The Integration Test with Spring Boot

Mert Bahardoğan
5 min readJan 13, 2024

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We will dive deep into the topic of the Integration Test, which is the last article in the series, both theoretically and practically. I recommend that you read the previous articles in the series, The Test Series-Introduction and The Unit Test, before starting to read this one.

Introduction

My previous articles mentioned that the Unit Test topic is the most crucial. In this article, we will focus on the section where we will test whether components work together seamlessly. After explaining the theoretical concepts, we will code a sustainable Integration test infrastructure and tests using JUnit and Spring Boot libraries. You can access the GitHub repository where this entire article series is located from the link below.

The Integration Test

Integration tests are a type of testing that verifies whether different software components work together seamlessly when combined in an environment. These tests help us understand how the application behaves in real-world scenarios and verify whether the components are in harmony.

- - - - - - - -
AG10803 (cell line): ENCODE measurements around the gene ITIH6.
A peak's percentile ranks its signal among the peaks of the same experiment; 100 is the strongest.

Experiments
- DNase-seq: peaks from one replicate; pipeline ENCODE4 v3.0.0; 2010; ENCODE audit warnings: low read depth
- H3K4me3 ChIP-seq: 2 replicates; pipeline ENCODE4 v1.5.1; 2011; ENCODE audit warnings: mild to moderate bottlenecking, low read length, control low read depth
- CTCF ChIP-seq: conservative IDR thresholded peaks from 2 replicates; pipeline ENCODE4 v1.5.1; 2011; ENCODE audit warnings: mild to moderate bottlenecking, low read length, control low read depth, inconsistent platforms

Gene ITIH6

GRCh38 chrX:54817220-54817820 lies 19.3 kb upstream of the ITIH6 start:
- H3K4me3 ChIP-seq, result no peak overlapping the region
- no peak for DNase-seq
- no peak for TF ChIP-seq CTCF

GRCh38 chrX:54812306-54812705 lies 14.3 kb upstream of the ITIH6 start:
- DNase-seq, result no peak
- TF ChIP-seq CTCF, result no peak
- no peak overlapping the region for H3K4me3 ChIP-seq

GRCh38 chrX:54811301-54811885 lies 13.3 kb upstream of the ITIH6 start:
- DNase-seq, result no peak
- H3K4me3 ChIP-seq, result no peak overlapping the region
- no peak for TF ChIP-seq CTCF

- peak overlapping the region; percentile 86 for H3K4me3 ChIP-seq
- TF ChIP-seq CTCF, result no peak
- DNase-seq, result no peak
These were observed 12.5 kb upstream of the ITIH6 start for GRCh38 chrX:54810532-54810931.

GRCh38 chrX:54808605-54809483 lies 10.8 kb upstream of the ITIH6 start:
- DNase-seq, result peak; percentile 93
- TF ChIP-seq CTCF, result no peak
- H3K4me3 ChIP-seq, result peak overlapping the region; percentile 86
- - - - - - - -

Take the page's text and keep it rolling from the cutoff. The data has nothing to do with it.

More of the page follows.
Integration tests differ significantly from unit tests in that they focus on testing the interactions of components by ensuring the actual functioning of the Spring Application Context. This makes them slower than unit tests, as beans are created and injected. Writing an integration test for each exit point may be sufficient and more efficient, as it provides a holistic verification of the system’s behavior.

As seen in the test pyramid, there shouldn’t be an excessive number of integration tests. Unit tests already cover potential case scenarios. Unnecessary or improper use of these tests can lead to performance issues.

Let’s Code

Integration tests verify whether the integration has been successfully integrated from the outermost layer to the innermost layer. Therefore, they should be conducted with data that is close to the live environment. Hence, the context should stand up, if there are properties used in the project, they should be given separately for integration testing. A temporary database should be set up with the same constraints and test data. Since the tests should not affect each other, if a single context is to stand up, the changes in the database should be cleaned after each test or a separate context should be stood up for each test. Now let’s examine our code.